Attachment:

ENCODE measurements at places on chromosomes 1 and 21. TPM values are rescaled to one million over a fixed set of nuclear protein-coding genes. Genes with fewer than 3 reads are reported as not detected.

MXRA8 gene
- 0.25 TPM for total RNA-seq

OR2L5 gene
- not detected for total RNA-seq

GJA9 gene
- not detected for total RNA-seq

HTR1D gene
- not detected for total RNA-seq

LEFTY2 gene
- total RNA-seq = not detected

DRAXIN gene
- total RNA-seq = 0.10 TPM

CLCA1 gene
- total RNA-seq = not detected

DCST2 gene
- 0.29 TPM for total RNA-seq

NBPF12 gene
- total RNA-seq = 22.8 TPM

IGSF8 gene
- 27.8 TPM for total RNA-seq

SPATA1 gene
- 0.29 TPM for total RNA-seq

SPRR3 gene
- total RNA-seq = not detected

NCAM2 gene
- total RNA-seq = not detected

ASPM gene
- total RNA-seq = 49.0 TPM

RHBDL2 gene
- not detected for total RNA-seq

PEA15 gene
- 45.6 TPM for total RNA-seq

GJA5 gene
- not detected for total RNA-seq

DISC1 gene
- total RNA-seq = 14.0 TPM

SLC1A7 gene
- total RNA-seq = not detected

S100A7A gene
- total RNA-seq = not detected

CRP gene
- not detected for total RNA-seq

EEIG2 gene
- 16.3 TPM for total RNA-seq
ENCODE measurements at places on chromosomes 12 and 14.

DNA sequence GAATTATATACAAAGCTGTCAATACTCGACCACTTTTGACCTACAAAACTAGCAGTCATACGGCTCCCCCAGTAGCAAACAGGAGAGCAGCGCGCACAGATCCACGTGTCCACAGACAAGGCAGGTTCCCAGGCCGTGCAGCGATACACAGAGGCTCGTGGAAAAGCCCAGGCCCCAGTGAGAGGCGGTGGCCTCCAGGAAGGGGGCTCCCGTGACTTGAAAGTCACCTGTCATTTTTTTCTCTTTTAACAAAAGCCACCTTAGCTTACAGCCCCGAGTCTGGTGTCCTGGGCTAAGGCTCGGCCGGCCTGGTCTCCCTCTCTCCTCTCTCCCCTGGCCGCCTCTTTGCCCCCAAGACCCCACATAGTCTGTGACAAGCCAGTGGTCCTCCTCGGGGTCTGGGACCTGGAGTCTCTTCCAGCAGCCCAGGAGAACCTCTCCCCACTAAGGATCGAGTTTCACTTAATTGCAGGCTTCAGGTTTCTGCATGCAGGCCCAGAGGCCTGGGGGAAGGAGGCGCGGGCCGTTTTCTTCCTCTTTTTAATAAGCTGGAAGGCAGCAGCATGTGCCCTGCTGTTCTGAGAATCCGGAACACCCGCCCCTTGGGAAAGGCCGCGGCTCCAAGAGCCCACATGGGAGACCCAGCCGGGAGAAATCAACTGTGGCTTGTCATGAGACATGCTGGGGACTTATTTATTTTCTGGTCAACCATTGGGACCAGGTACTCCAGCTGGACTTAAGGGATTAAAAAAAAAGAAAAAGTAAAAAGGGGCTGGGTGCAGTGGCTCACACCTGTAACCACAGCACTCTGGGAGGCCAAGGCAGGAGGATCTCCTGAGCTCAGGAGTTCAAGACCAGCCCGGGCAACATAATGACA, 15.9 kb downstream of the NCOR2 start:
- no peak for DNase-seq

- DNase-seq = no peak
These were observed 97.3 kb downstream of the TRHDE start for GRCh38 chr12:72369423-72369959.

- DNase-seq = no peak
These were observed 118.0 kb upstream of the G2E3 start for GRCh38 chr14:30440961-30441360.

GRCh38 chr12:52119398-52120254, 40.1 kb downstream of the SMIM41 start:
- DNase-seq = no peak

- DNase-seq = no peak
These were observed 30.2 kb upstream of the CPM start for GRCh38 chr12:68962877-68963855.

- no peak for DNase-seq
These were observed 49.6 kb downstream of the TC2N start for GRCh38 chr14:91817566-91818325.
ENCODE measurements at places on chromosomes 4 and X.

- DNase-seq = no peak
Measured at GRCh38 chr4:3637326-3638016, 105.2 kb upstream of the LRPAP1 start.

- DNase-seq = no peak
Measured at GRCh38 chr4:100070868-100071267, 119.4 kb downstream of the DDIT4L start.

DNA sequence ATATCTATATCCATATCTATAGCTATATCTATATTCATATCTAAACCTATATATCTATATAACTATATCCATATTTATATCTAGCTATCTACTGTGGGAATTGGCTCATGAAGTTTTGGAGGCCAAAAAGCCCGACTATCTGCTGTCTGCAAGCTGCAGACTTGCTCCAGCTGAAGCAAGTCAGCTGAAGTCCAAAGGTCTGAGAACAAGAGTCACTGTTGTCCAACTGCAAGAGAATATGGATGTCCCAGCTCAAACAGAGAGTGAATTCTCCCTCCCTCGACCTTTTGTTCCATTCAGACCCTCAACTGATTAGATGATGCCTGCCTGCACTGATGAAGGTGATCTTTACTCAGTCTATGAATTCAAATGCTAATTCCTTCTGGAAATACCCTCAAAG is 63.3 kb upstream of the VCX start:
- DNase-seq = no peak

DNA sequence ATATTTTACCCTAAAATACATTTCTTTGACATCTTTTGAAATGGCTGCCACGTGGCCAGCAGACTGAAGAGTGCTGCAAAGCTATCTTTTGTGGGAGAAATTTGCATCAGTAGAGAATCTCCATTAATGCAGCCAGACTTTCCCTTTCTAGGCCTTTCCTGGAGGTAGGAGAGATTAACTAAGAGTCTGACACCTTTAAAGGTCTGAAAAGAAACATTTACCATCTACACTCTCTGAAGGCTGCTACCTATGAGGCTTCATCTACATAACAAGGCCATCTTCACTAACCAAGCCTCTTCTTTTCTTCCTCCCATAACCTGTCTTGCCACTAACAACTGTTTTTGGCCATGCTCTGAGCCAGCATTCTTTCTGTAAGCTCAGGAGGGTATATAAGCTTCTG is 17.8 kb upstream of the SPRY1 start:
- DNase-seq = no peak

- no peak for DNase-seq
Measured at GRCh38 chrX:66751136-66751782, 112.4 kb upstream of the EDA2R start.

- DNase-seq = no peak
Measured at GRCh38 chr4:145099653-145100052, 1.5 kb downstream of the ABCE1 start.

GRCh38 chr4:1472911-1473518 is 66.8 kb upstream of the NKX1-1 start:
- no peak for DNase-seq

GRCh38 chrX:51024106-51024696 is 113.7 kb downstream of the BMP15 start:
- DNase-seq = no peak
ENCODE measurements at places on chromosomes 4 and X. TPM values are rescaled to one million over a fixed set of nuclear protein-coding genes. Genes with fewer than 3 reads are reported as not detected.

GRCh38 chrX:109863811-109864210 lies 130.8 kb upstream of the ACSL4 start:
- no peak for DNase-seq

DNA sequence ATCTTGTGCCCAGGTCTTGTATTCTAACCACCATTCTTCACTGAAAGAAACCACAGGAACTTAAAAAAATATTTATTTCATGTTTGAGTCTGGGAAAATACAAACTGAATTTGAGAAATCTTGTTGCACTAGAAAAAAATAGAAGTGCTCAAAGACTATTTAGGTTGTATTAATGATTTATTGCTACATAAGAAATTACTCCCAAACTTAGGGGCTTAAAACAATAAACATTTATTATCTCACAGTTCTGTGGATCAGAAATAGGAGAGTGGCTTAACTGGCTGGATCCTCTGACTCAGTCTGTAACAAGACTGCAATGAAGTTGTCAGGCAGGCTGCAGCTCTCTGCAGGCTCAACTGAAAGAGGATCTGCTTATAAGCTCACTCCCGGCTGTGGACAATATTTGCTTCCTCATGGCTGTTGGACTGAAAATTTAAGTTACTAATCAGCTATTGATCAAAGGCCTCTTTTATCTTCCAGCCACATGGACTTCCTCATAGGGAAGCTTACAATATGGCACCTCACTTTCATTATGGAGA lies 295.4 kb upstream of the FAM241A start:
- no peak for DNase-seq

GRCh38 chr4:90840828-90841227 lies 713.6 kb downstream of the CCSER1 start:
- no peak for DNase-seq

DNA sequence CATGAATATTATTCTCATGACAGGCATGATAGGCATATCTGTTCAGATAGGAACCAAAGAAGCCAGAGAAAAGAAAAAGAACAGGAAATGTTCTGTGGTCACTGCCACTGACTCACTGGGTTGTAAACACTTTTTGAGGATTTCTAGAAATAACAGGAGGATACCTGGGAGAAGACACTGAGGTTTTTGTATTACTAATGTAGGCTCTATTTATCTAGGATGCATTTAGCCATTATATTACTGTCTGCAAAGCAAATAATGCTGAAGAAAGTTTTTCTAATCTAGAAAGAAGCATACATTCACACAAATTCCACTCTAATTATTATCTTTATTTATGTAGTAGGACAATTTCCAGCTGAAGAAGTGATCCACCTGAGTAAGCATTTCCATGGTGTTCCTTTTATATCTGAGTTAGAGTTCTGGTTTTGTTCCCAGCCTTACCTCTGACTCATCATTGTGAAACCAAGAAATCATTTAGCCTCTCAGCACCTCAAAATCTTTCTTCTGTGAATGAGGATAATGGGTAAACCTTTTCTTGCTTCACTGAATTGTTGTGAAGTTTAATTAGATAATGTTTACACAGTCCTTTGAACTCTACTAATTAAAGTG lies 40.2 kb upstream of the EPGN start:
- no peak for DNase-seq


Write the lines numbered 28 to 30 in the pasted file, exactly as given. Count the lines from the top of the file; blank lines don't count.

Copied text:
ASPM gene
- total RNA-seq = 49.0 TPM

RHBDL2 gene